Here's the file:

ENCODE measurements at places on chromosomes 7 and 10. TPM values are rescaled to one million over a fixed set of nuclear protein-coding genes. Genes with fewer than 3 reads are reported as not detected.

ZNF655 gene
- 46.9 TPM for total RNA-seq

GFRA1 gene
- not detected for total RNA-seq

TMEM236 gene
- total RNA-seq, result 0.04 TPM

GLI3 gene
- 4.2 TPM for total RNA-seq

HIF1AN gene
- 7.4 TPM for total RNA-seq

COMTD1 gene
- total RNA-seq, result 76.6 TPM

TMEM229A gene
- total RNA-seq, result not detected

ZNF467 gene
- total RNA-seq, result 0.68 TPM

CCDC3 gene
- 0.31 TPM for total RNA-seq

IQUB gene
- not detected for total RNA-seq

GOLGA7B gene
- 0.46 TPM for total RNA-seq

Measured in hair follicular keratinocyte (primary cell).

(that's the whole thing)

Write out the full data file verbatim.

ENCODE measurements at places on chromosomes 7 and 10. TPM values are rescaled to one million over a fixed set of nuclear protein-coding genes. Genes with fewer than 3 reads are reported as not detected.

ZNF655 gene
- 46.9 TPM for total RNA-seq

GFRA1 gene
- not detected for total RNA-seq

TMEM236 gene
- total RNA-seq, result 0.04 TPM

GLI3 gene
- 4.2 TPM for total RNA-seq

HIF1AN gene
- 7.4 TPM for total RNA-seq

COMTD1 gene
- total RNA-seq, result 76.6 TPM

TMEM229A gene
- total RNA-seq, result not detected

ZNF467 gene
- total RNA-seq, result 0.68 TPM

CCDC3 gene
- 0.31 TPM for total RNA-seq

IQUB gene
- not detected for total RNA-seq

GOLGA7B gene
- 0.46 TPM for total RNA-seq

Measured in hair follicular keratinocyte (primary cell).